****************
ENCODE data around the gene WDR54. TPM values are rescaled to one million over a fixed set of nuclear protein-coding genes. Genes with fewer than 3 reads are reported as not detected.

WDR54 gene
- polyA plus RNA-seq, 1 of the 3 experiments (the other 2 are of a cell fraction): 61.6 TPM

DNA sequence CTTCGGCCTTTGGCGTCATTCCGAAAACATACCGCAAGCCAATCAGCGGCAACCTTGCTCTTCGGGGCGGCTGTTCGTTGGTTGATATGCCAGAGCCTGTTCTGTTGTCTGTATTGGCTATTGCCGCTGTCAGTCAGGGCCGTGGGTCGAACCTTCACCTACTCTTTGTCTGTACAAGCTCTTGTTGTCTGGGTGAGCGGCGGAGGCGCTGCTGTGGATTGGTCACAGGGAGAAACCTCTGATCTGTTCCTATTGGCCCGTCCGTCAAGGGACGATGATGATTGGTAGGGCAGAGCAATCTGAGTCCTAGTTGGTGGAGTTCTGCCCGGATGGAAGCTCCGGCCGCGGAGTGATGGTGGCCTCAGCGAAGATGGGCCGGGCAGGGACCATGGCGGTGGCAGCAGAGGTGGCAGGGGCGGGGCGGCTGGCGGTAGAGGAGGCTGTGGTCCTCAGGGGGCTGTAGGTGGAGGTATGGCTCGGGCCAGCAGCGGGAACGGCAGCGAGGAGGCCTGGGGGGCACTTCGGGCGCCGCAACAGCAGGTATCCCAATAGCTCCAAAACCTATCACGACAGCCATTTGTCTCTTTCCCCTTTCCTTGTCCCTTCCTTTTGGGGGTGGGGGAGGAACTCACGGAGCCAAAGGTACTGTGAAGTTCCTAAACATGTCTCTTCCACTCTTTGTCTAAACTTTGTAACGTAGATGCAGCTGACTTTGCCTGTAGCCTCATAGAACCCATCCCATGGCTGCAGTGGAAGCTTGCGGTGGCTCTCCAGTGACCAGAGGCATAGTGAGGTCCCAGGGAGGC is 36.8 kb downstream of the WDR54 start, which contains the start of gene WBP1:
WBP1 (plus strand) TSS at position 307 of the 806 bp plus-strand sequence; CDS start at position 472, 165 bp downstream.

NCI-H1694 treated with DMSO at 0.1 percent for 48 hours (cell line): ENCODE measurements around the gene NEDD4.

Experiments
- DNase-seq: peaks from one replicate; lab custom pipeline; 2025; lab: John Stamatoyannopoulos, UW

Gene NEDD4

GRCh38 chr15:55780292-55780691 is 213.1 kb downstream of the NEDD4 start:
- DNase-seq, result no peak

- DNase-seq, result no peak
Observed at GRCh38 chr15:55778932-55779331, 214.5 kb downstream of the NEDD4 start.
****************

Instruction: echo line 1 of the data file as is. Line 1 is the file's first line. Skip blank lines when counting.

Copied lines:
ENCODE data around the gene WDR54. TPM values are rescaled to one million over a fixed set of nuclear protein-coding genes. Genes with fewer than 3 reads are reported as not detected.